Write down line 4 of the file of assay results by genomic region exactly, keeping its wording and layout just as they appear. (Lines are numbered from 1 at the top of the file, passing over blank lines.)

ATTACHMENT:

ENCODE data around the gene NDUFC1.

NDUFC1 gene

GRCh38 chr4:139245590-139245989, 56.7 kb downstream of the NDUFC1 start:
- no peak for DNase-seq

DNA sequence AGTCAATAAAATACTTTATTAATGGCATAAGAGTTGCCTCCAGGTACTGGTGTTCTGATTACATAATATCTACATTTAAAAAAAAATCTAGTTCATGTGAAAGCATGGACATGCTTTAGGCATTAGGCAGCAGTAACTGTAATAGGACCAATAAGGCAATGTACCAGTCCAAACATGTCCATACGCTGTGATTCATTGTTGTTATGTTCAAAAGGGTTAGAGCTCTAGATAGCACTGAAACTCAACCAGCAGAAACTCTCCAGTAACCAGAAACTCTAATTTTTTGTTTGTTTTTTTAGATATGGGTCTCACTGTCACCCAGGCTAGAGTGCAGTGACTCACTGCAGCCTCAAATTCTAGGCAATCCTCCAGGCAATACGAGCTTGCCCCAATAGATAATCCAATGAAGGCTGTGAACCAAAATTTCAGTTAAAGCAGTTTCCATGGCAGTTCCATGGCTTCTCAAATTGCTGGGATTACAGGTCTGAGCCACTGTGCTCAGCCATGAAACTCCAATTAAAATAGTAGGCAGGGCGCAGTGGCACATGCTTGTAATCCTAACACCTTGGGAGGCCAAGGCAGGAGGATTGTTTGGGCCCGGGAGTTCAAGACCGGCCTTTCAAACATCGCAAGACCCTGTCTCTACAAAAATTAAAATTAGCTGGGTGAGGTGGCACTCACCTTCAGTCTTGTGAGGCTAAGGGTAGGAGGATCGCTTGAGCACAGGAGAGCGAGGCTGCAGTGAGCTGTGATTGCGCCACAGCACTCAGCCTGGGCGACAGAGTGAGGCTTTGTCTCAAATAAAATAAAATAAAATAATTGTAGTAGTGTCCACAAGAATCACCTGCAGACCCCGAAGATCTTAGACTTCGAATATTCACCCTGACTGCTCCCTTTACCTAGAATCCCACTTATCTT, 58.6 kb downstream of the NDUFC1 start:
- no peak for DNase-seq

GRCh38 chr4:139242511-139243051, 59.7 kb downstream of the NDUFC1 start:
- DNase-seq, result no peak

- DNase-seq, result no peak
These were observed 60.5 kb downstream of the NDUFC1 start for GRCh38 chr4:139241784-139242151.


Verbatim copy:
- no peak for DNase-seq